As a teenager, I was told repeatedly by adults around me that chess was a waste of time. Even worse, it was a guarantee of poverty.
Wilhelm Steinitz, the Austrian world champion (1886-1894) died penniless. I have the fame, he said, but “Where’s the money?”
Sammy Reshevshky, one of the strongest players of the 20th century, was a full-time accountant, only occasionally sallying out to play in a major tournament. Supporting a wife, three children and himself, it was a sacrifice he willingly but begrudgingly made.
In the beginning, Bobby Fischer often played for paltry amounts despite a charismatic presence which enhanced any event he played in.
Gradually the tournament prizes and appearance fees he received rose to a more reasonable level. His method was simple. Pay him what he asked or he would withdraw his services.
It was for this reason, and an insistence on professional playing conditions that his rival and friend Boris Spassky called him the game’s “Number 1 trade unionist.”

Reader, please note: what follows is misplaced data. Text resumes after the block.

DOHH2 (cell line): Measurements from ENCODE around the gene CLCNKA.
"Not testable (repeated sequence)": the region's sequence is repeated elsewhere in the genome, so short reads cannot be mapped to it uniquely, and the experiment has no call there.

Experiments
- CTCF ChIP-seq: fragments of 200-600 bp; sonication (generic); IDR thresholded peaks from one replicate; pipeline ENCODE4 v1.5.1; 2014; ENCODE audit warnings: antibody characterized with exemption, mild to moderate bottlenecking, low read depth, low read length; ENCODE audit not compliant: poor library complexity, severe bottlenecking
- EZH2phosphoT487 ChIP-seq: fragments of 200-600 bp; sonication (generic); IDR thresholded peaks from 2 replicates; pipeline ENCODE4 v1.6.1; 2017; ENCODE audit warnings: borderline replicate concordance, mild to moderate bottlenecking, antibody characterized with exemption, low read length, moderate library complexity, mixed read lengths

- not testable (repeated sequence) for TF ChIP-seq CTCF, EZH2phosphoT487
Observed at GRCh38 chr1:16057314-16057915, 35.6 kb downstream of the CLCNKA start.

More than four decades later, the penurious 64-squared wasteland of career and aspiration no longer exists.
According to the blog of Natalia Pogonina – a top women’s player – three players in the world each make more than $1 million per year. The top 10 each earn more than $200,000 and the top 50 more than $100,000.
A huge improvement over Fischer’s time, but light years behind the remuneration for today’s tennis, soccer and golf elites.
Below is a win by Wei Yi against David Navara from the Tata Steel Tournament in Wijk aan Zee, Netherlands .